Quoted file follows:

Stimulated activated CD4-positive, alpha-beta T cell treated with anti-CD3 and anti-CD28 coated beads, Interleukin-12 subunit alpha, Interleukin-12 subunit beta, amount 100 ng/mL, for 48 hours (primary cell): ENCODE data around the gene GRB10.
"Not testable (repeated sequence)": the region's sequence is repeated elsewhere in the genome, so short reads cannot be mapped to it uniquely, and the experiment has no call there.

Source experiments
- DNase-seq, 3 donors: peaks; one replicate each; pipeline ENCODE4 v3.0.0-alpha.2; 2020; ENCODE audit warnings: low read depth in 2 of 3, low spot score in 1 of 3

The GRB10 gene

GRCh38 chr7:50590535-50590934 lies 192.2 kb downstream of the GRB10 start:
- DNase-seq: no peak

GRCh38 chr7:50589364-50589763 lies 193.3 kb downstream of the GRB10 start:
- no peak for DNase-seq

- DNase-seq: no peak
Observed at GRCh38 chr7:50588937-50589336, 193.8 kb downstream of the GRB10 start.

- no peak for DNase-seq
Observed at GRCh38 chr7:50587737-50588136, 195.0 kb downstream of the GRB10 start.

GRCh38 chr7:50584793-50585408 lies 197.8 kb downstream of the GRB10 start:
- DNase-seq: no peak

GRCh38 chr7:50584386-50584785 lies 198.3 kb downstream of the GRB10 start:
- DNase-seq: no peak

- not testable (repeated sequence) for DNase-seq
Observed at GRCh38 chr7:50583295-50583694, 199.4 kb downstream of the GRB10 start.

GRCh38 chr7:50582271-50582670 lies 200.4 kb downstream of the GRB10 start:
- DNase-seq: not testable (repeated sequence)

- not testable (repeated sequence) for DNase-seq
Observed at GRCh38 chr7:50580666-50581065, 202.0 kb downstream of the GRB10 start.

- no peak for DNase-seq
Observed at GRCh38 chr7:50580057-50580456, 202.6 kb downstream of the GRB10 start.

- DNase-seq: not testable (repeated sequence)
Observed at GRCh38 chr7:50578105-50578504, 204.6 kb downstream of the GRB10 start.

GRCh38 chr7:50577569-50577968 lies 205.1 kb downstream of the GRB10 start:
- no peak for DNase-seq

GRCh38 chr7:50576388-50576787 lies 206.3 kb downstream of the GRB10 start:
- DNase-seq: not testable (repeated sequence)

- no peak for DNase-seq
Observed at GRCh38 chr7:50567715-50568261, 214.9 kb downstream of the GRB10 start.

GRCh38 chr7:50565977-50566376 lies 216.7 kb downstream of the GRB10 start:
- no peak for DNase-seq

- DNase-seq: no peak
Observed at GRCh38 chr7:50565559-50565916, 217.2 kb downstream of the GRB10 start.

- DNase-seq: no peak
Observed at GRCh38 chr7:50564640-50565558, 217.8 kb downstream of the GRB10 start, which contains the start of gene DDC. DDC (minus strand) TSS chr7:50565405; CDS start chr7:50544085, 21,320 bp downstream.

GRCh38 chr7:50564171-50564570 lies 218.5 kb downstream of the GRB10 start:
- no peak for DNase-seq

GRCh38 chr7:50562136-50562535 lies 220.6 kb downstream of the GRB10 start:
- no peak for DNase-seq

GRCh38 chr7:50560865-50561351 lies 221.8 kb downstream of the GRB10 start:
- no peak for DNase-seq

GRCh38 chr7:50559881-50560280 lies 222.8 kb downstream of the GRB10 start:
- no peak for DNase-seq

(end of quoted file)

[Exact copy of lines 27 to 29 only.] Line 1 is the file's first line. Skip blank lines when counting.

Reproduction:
Observed at GRCh38 chr7:50578105-50578504, 204.6 kb downstream of the GRB10 start.

GRCh38 chr7:50577569-50577968 lies 205.1 kb downstream of the GRB10 start:
- no peak for DNase-seq